Mark T. Hooker
Cormarë Series No. 5.
Tolkien Through Russian Eyes examines the sociological impact of the translation and publication of J.R.R. Tolkien's works in post-Soviet Russia. After 70 years of obligatory State atheism, when the Soviet Union collapsed, Russian society began actively seeking new sets of spiritual values. The Christian-like doctrine of Tolkienism has attracted a substantial following. During the Soviet era, The Lord of the Rings was a banned book, which was translated independently by a number of underground translators. The result of this is that there are numerous contemporary published translations competing with each other for the reader's attention. There are 10 translations of The Lord of the Rings; 9 translations of The Hobbit and 6 translations of The Silmarillion. Each translator has a slightly different approach to the text. Each translation has a slightly different interpretation of Tolkien. Each translator has a different story to tell. Most of the existing translations are only Tolkienesque, they are not really Tolkienian. They have been adapted to the Russian mental climate. This book relates the history of the publication of Tolkien's works; examines the philosophical distortions introduced by the competing translations, attempts to explain their origins and how they will be perceived by the Russian reader. No knowledge of Russian is necessary.
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Mark T. Hooker is a visiting scholar at Indiana University's Russian and East European Institute (REEI). Retired, he conducts research for publication. His articles on Tolkien have been published in English in Beyond Bree and Tolkien Studies, in Dutch in Lembas (the journal of the Dutch Tolkien Society) and in Russian in Palantir (the journal of the St. Petersburg Tolkien Society. He is the author of The Military Uses of Literature (Praeger, 1966), Implied, but not Stated: Condensation in Colloquial Russian (distributed by Slavica, 1999) and The History of Holland (Greenwood, 1999). He recently presented a paper on the Harry Potter vs Tanya Grotter controversy at the first international Harry Potter Conference, Nimbus-2003. He is a graduate of the Russian Advanced Course at DLIWC.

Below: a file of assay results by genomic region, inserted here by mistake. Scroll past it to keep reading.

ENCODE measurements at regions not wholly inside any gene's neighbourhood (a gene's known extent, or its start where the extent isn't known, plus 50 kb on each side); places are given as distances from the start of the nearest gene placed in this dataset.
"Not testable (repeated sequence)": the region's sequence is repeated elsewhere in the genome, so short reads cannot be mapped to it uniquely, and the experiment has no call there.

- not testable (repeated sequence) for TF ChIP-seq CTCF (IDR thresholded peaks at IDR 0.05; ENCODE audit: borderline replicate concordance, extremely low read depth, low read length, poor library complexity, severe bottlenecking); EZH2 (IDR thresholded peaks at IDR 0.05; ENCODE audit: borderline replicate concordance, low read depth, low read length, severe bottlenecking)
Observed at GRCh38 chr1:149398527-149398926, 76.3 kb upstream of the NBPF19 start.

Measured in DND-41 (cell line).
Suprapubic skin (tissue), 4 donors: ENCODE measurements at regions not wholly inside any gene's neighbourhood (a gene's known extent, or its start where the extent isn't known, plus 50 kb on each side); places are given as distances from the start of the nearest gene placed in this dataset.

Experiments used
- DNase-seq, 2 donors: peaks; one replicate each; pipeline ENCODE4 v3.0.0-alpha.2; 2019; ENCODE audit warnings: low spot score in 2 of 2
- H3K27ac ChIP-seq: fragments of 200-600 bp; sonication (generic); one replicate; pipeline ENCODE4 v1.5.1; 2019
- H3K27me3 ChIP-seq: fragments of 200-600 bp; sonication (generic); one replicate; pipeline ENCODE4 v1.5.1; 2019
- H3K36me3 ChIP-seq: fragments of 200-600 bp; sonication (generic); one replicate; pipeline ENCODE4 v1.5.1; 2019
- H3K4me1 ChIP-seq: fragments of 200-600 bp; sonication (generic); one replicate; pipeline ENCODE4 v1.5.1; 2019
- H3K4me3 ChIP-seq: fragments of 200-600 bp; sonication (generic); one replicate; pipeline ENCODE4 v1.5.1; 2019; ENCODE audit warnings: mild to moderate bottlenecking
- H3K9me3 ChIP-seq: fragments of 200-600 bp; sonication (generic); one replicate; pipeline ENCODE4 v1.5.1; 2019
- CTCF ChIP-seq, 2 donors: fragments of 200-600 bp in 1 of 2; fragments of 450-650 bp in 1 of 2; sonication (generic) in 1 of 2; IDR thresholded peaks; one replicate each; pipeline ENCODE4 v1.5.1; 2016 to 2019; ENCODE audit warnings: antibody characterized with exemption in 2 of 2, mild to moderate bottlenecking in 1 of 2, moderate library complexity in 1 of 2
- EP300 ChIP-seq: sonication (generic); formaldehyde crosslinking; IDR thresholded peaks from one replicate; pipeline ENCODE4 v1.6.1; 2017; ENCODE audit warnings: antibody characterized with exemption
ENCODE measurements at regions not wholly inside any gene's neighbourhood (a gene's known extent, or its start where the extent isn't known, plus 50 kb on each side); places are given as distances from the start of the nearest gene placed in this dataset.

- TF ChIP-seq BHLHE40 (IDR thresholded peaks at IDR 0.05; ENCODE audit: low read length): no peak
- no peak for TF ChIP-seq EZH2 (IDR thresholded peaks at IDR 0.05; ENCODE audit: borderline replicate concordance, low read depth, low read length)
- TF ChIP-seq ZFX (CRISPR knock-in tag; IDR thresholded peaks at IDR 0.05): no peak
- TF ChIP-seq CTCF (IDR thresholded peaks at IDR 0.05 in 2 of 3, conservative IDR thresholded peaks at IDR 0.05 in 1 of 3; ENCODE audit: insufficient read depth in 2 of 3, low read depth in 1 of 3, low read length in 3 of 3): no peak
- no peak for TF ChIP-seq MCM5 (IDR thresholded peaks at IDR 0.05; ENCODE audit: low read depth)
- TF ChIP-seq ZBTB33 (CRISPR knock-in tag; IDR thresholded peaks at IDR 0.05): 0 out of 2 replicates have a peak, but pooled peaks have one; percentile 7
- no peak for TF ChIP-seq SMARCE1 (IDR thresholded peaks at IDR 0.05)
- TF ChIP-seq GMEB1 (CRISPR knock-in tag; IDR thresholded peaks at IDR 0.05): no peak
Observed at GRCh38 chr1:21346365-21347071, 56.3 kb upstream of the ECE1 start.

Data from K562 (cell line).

9 1/4 X 6 1/8 inches, 324 pages, Index, Walking Tree Publishers, 2003, Cormarë Series No 5, ISBN 3-9521424-7-6
Published simultaneously in Russian as Tolkin russkimi glazami: 8 1/8 X 5 3/4 inches, 304 pages, Index, Moscow: TTT, Saint Petersburg: TO, 2003, Tolkienistica Rossica Magna Series, ISBN 5-9900226-1-1.
Tolkien Through Russian Eyes is available from the following traders: (see this page)